Several years of being humored by early morning or late night rants finally tired me out. Before I even finished reading the message, it was sitting in my trash folder. I chuckled, thought to myself that I wasted a few moments of my life again with this diatribe garbage, then looked back at the meaningful message and ensuing chat that I just had a few moments ago. What a difference. 
Email is like a newspaper, if you don't like what you read you turn the page.
So I did. And while doing so, I went through other messages, finally cleaning up my inbox, realizing how much time was wasted on frivolous communications. Block users, unsubscribe to mailers. Spring cleanup had come early. 

Len called me back on messenger about an hour later. I told him about the "spring cleaning", funny, he said he was tired of junk as well, but deals with it, Google Gmail is pretty good filtering out crap but some stuff comes through. He's subscribed to Sanebox, I tried it, I like it. Working on the trial right now. But that wasn't the reason for the call. 

He asked "Do you have a fireplace?". 
I hesitated...."No, why do you ask?"
"If you ever need wood, if you get one, help yourself. I should have mentioned that earlier. Guess it's not a big deal though if you can't use it."

"No", I said, I can't, at least not right now, but we have a firepit in the backyard. I'll take you up on that in spring."

"Not a problem", he said. "Have a good one".

Hurry up spring! Enough of this winter!

Friday, December 27, 2013

Coming soon....

I've been working on a composition that relates to all of my experiences in the bush, searching for answers. In addition, there are some theories and conversations with those who have been a part of the discovery and learning process when it comes to the search for the elusive species we refer to as Sasquatch or Bigfoot. Yes, I do know there are many other names, but for brevity, I think we can leave it at that for now. 

As one of my friends pointed out to me (with permission to quote);
"It is refreshing to see how effectively you can paint a scene in your mind, as you move forward, you come to realize that the story has pleasantly grown the way you expected it to."

He was commenting on a section that I sent to him to review for accuracy, should I have left out any parts or misrepresented anything.

I should have a firm date soon, publishing efforts are already in progress for print and electronic distribution. Just awaiting the ISBN clarification and distribution channel once it is obtained.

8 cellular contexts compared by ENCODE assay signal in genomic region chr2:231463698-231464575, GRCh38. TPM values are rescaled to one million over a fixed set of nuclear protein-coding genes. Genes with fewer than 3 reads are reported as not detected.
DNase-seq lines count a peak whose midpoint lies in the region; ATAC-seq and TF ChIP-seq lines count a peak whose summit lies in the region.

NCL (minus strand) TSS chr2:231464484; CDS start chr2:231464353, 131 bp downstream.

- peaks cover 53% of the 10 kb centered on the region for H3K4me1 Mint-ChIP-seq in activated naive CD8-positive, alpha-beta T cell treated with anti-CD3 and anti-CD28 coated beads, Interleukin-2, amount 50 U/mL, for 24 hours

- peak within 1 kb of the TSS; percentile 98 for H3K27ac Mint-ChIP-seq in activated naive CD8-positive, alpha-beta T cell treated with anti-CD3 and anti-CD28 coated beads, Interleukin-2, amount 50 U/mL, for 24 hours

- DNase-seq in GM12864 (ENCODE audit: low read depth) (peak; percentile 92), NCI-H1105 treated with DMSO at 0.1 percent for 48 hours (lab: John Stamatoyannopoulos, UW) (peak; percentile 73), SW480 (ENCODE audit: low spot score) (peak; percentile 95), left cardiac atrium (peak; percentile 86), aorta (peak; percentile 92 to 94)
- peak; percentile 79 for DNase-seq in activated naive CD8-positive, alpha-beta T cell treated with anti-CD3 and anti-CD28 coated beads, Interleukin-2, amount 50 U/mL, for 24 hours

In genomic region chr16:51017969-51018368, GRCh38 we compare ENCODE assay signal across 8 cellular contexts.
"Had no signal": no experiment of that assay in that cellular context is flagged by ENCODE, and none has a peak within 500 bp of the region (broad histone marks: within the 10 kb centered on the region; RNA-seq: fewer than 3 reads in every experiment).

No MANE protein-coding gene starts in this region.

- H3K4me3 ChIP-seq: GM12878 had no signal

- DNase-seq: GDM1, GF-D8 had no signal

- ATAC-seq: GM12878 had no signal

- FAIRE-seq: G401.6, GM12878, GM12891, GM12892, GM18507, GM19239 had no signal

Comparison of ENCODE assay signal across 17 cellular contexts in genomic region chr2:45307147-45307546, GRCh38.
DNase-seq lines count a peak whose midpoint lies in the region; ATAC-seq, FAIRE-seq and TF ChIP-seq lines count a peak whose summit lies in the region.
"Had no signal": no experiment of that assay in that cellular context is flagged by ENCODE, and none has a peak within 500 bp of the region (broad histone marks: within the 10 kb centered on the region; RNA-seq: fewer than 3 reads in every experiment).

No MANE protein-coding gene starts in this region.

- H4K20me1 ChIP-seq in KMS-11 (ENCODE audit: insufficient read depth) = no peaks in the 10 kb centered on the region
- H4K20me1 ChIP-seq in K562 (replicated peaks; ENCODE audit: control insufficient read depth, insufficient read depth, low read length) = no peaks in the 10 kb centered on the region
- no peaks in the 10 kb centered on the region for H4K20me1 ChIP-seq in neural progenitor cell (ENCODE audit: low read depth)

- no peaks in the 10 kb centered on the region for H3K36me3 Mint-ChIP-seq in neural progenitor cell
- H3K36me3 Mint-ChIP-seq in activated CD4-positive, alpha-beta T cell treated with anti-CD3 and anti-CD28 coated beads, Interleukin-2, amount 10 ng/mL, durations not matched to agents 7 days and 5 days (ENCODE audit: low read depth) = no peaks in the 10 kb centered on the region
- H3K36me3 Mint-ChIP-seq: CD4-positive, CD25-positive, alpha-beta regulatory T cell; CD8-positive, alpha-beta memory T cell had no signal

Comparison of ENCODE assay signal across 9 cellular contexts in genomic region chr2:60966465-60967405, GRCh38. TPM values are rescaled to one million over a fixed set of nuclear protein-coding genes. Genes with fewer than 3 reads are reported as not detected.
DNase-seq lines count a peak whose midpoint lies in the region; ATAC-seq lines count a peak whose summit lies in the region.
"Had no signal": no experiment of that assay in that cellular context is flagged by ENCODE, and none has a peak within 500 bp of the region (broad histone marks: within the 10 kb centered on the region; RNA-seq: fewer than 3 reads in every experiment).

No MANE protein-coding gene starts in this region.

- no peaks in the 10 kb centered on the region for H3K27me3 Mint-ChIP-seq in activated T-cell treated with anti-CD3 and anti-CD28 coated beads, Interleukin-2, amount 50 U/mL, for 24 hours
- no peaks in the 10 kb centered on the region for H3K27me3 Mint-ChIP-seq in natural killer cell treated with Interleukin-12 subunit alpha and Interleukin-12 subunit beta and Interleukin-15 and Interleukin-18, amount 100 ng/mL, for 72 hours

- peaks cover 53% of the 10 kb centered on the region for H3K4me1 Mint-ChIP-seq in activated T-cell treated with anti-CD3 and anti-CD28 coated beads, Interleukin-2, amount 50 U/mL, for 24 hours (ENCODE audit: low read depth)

Thursday, November 14, 2013

Reviving a weathered camera.

Took a lesson from my own books and decided to be patient - really patient with a trail camera. So much so that when I went to retrieve it I really felt that it was going to be a wasted trip. Inside the cam there were obvious signs of moisture. A mess. The external battery was still intact, buried in the battery box under a mountain of leaves. The solar panel was still attached to the tree, mind you, it looked like something was playing with it. It was angled in a funny way. Maybe a raccoon or squirrel.
The memory card had green fuzz on some of the contacts. I have not tried to read it yet. It's currently in a sealed container with rice and silica gel packs.

This camera has been out for almost 2 year. Yes, 2 years. Why did I wait so long? What was the point?

Having used this camera before (I have a 2-pack of them) I knew that with the right setup these things can go pretty much forever, using renewable energy and a good external battery.

The display was still on, mind you some of the elements in the LCD were flickering and some were not even showing up at all. I thought it might have been because of a low voltage situation but the low battery LED was not on. Maybe it was beyond that or burnt out.

Not being able to read the display very well, I can only guess that the picture count said 1248. Now if that is the case, then the memory card is still able to be "read" by the camera, meaning we might have a good chance of downloading the photos. It will stay in the dehydration setup for a while, then I will try and communicate with the card.

Wish me luck!

Tuesday, October 1, 2013

No to techno.

A chat with a friend, adamant to remain disconnected from technology so he gets his 24 hours of "life" per day, only recently started carry a cell phone because of health issues.
Never touched a computer except for when he worked for a few months at a gas bar, quipped that the Lottery machine was about as close he came to operating one.

Having worked with him several years ago, I took an interest in his carpentry skills and always tried to keep in touch, albeit few and far between when we would actually be able to hookup and chit-chat.

It was not until recently that we chatted, I asked him why technology does not work to his advantage. Banking online, staying in touch, being able to say "I'm ok" or "Happy Birthday". No, he still goes to the bank, never been online. Fumbles to text message when his kids bug him to do so. Snail mail is the preferred choice of communication. I'm left scratching my head - how can this be efficient and give you your 24 hour day?

He merely replied "I don't need to count the hours in a day. If I do, I'm on a schedule. I'm retired, I do not have a schedule. People are dying far too early because they need to pack that extra hour into their day."
"If a cell phone or computer buys me an hour of time, what did I push aside to gain that?"

I told him he should be a philosopher. So true.

Sunday, September 8, 2013

Camp - Just a nice camp. Refreshing....Relaxing!!!

Take a peek at the pic below:

Looks pretty good, right? Yeah, it was fantastic. Great week out at camp.